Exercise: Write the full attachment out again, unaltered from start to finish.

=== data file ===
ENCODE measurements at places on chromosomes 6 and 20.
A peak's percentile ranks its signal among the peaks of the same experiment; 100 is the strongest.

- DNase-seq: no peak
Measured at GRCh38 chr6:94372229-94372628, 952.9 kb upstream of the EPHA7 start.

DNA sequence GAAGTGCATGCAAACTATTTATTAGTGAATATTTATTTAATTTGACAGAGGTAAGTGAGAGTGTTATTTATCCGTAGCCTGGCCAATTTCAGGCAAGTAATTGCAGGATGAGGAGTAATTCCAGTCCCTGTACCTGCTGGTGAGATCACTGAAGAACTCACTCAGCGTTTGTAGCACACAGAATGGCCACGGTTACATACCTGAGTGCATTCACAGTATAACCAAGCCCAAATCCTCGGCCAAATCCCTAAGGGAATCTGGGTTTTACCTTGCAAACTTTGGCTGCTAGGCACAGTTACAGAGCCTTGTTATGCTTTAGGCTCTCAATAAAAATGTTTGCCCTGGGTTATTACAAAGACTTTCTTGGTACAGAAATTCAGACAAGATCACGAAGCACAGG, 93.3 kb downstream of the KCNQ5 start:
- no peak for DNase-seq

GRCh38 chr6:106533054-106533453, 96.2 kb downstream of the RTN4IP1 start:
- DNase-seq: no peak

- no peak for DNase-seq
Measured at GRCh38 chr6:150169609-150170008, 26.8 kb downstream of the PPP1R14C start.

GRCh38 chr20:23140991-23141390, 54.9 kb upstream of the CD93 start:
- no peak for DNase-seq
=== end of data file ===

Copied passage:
ENCODE measurements at places on chromosomes 6 and 20.
A peak's percentile ranks its signal among the peaks of the same experiment; 100 is the strongest.

- DNase-seq: no peak
Measured at GRCh38 chr6:94372229-94372628, 952.9 kb upstream of the EPHA7 start.

DNA sequence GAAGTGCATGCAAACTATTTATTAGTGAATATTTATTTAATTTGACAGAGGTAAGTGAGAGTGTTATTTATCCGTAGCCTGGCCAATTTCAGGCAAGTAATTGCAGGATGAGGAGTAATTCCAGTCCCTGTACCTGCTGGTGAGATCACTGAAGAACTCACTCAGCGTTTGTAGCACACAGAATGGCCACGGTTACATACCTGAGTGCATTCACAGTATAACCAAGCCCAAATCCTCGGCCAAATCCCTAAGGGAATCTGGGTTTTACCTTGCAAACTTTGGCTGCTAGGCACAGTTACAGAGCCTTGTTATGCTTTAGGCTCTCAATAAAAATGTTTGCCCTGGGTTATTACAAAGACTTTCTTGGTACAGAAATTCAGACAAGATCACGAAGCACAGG, 93.3 kb downstream of the KCNQ5 start:
- no peak for DNase-seq

GRCh38 chr6:106533054-106533453, 96.2 kb downstream of the RTN4IP1 start:
- DNase-seq: no peak

- no peak for DNase-seq
Measured at GRCh38 chr6:150169609-150170008, 26.8 kb downstream of the PPP1R14C start.

GRCh38 chr20:23140991-23141390, 54.9 kb upstream of the CD93 start:
- no peak for DNase-seq